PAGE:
Whether it’s age or just that laughing at the mentally ill and pointing at the different and guffawing has become something which I don’t think should be tolerated anymore in a modern society, for me I’d rather watch people improve and learn a skill – show them at their best without being surrounded by a three-ring circus. We know that there have only been a handful of genuine successes from the X-Factor Leona Lewis, Olly Murs and JLS did well and One Direction are the biggest boy band around and I’m pleased for them, but only one of those acts won the show so it’s not actually doing it’s job is it? Strictly for me is the right combination of entertainment and developing talent so I won’t tune in to see the return of the Pantomime tonight, I’ll wait for the real talent next week.
Our MPs voted against joining the US and the French in a proposed military strike against the Syrian Regime. Were they right or is this our MPs overcompensating for the mistakes made about Iraq and Afghanistan?
My issue is not that we are not involved in a coordinated attack, but that other countries are effectively proposing a “strike” because of the chemical weapons. I have said for several months now that something had to be done. We know from all those who have spent time with Assad or know him hat he is not that strong a leader, despite holding out for the last two years in this civil war if pressed from an international angle many believe that he’d buckle. Russia and Iran would not come running to his defence as many predict because the Russians are not stupid enough to cross America at the moment and Iran are making big moves to reconcile differences across the middle east and with the US.
We appear as outsiders to have treated this as a wee skirmish on the periphery of our lives and the politicians have paid basic lip service to it – but to propose going in all guns blazing is not the answer – why is it we are either keeping these issues at arm’s length or going in at full force. The US, whether anyone likes it or not, is the power house of the world; it holds the strings and influence across the globe. With the right support for the opposition and a sensible support system this conflict could have been over long before Assad released the chemical weapon. The only positive this week is that people have finally woken up to the fact that we can no longer sit back on this issue.
While I’m disappointed that we won’t have an involvement in this, I’m pleased too that our politicians are finally realising that there are other options – unfortunately they voted those down as well. It seems to me as an observer from the outside many felt that they needed to be seen to do the right thing but weren’t quite sure what that actually was. The facts are simple – not complicated as we’re told by the politicians to make us feel inferior – ten of thousands of innocent civilians including huge numbers of children have been murdered in the last two years in a fight between a despised dictatorial figure and his people. Yes there are different groups with different interests, beliefs and opinions on the future of their country but the way things are going there won’t be a country left soon.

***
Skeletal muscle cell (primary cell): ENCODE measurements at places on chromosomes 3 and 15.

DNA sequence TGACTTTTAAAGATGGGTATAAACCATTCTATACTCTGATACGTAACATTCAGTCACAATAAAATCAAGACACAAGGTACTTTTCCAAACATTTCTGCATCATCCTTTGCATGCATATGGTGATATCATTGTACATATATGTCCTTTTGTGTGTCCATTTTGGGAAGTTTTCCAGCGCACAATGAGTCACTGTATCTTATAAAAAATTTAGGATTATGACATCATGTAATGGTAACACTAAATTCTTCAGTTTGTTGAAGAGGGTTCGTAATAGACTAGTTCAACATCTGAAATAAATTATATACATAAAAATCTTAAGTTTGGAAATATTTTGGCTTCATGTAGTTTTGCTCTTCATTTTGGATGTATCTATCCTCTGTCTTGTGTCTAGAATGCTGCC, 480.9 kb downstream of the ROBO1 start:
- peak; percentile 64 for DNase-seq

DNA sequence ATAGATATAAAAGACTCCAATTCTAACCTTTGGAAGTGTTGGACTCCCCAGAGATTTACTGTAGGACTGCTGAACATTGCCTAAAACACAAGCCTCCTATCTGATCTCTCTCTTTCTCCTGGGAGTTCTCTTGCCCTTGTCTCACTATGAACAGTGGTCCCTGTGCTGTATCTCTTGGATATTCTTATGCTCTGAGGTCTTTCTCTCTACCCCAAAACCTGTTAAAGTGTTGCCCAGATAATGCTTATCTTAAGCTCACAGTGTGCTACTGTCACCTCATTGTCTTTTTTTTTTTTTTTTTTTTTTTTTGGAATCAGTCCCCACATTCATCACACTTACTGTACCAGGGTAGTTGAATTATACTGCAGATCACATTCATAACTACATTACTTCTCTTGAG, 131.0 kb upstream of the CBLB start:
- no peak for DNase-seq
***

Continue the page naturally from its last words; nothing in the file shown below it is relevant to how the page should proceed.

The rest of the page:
We had a chance and so do America and France to push the right way in this fight and help to free the people to make their own decisions with support and guidance from the international community. Look at Egypt and Libya – neither is perfect as we know from recent events – but there are changes, voices being heard and a real dialogue on the future of their country from within. We need to support and not “Strike” Syria. It’s no wonder it was voted down because if we have learnt nothing else in the last decade or so it’s that bombing the hell out of a country does not make anyone safer or us more popular. But to do nothing and just be spectators to one of the worst examples of civil war this century, even before the chemical attack which was truly abhorrent, is both inexcusable and regrettable.
We appear to be more concerned though that our relationship with America has been damaged by this vote, when all I think is that we’re effectively turning our backs on those people in Syria who are sitting waiting for someone to help them and we as a democracy have said it’s not our problem or fight. To bomb the country to pieces is wrong, but so is doing nothing. Our decision that it is “nothing to do with us” is a dangerous precedent and one that could leave many more Syrians in danger.
I just hope that the next steps taken by the international forces of the UN are measured, considered and reasonable – otherwise our politicians will be proved right.
Before i start, I happen to like Jamie Oliver. I know many people have an issue with his “do-gooder” image but I actually think he is using his celebrity to improve other’s lives so we shouldn’t be so quick to condemn him. But, and you knew there was a but, sometimes he opens his mouth without thinking.
He said that “young British people are “wet behind the ears” and European immigrants are “tougher” workers.” according to the BBC Website from an interview with Good Housekeeping magazine. He goes on to say that those in the catering industry have to put in up to between 80 and 100 hours a week and that our kids are too pampered by working to the European directive of 48 hours a week.